DEER ISLE — The Island Nursing Home (INH), which closed last October amid a severe staffing shortage, quickened by the COVID-19 pandemic, will not be reopening in its former function, which had offered residential and nursing care to older adults.
“It became for us an issue of safety,” said Ronda Dodge, who is president of the seven-member board of directors that runs the nonprofit organization. “We have made the unanimous decision that we will not be reopening the nursing home. We didn’t give up on the idea of a nursing home until May when we got the final report from Covenant.”
The board had hired Covenant Health System to study the feasibility of reopening independently or partnering with another organization such as Northern Light or North Country Associates. However, neither of those entities was in a position to do so, according to the report. In fact, North Country is experiencing a similar staffing shortage and is closing two of its facilities.
INH was licensed for 70 beds. That number by federal law requires 110 full- and part-time staff, Dodge said. “We’re required to have certain types of staff by regulation. We closed because in order to staff a 32/38-bed facility, it requires 110 full- and part-time staff.” The facility had 32 residential care and 38 skilled nursing care beds.
Maintaining the required staffing level was not a possibility for INH, which due to its rural location and a shortage of housing options on Deer Isle-Stonington had been using travel nurses, often called contract staff, since 2015. Many of those travel nurses lived in local motels.
“Since 2015 we have had to increasingly use contract staffing,” Dodge said.
Some island residents who mourn the loss of having their elder family members cared for on island have wondered about the feasibility of INH reopening as a smaller facility. But even that isn’t a possibility, Dodge said. “A staff of 79 would be required for 12 residential care beds and five nursing beds.”
What about the possibility that was floated of recruiting nurses from the Philippines?
“We had explored the option with Covenant to hire foreign staffing,” the board president said. “We reached out to a number of facilities who used foreign staff, but with the COVID-19 shutdowns around foreign visas, it made foreign staff not an option.”
INH has an extension to reopen with the Maine Department of Health and Human Services, but the extension isn’t long enough to hold out for foreign worker visas to surface.
The bright spot is that the facility is in excellent condition, according to the board, which is committed to the reuse of the building and grounds for seniors.
Community members had suggested using the property for senior housing.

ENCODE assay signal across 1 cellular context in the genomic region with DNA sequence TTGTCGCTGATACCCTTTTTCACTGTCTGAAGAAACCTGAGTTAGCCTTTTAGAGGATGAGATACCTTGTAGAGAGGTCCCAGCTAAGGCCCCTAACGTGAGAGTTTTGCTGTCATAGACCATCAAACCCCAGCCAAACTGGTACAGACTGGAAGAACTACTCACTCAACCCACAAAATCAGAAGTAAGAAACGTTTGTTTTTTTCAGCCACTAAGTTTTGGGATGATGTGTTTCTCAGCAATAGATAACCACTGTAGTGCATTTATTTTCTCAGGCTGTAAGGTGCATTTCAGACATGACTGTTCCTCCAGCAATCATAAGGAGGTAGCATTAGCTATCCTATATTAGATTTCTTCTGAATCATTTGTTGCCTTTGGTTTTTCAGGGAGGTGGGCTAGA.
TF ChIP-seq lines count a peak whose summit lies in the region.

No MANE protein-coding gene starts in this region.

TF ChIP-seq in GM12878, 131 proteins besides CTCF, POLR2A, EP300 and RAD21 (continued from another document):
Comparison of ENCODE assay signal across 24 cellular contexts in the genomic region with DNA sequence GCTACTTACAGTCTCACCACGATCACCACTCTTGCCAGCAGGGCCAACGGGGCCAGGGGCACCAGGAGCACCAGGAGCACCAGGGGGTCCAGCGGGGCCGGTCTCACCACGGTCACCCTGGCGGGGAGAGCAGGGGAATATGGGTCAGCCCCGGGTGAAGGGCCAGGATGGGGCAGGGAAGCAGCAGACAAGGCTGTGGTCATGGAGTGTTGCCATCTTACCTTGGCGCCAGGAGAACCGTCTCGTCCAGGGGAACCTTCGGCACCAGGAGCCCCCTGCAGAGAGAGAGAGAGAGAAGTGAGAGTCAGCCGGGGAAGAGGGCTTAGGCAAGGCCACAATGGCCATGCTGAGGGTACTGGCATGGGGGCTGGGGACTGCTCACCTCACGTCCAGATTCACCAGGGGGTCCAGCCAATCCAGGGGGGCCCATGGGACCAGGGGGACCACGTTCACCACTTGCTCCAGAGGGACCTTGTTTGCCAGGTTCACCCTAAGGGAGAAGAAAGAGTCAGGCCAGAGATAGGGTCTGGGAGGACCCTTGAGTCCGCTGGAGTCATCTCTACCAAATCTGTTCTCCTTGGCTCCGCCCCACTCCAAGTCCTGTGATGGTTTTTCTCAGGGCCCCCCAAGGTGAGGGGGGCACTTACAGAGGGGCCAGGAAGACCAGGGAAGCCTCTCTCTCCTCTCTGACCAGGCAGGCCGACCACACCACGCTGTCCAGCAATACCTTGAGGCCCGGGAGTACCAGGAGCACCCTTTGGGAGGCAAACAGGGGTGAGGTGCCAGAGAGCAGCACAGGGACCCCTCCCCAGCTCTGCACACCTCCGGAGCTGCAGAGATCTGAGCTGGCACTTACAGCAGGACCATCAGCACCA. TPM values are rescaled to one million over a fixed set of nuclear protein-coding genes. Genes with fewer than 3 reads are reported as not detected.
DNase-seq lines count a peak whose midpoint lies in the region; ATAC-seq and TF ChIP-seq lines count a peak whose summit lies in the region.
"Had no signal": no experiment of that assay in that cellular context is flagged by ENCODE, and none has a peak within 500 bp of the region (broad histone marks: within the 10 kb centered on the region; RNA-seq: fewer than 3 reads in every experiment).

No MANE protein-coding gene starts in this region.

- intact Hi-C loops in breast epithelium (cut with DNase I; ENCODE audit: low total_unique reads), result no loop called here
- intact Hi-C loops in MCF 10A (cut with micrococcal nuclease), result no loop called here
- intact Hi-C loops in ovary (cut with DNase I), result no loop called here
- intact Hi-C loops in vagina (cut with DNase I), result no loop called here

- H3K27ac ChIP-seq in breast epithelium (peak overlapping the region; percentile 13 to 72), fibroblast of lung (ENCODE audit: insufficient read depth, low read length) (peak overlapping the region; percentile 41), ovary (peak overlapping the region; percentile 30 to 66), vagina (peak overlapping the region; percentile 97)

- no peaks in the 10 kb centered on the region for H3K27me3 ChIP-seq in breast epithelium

“We are currently looking at a number of options to see what we need to do,” Dodge said. That might look like a facility that is “a step up from Deer Run [Apartments] but a step down from a nursing facility. There may be a possibility of converting our bed rights to some other program, which we’re exploring.”
Dodge said the board is committed to exploring every possible use of the 18.5-acre property for senior citizens.
“Our nonprofit is senior-focused,” Dodge said. “That’s what the money was raised for initially,” she said, referring to the fundraising campaign that was held to help build the facility.
“If that’s not possible, we’ll explore other options, but we haven’t vetted all the other options first,” Dodge said. “We feel it’s our duty to explore that first. Unfortunately, because of staffing and housing more is getting ruled out than in.”
The nursing home takes up just a small part of its 18.5-acre parcel, but the current zoning won’t allow any more buildings on the land.
“We had talked to the town about building on the property, but it’s not an option because of the way we’re zoned,” Dodge said. “They are not willing to take it up until their Comprehensive Plan is complete. When we closed, we were told it would take two to three years.”
“We’re exploring so many different things,” Dodge said. “So far everything we’ve looked at is not going to work.”
INH is hardly alone in its staffing crisis.
Brenda Gallant, who is executive director of the Maine Long-term Care Ombudsman program, said, “The staffing challenges continue, really in all settings, homecare as well as nursing homes, so it’s across the continuum of long-term care services. I know that in January of this year, of 2022, the Maine Healthcare Association did a survey of their members. Eighty-five percent of them reported significant staffing shortages.”
The Maine Monitor has reported Maine is projected to have a total nurse shortfall of 2,700 by 2025.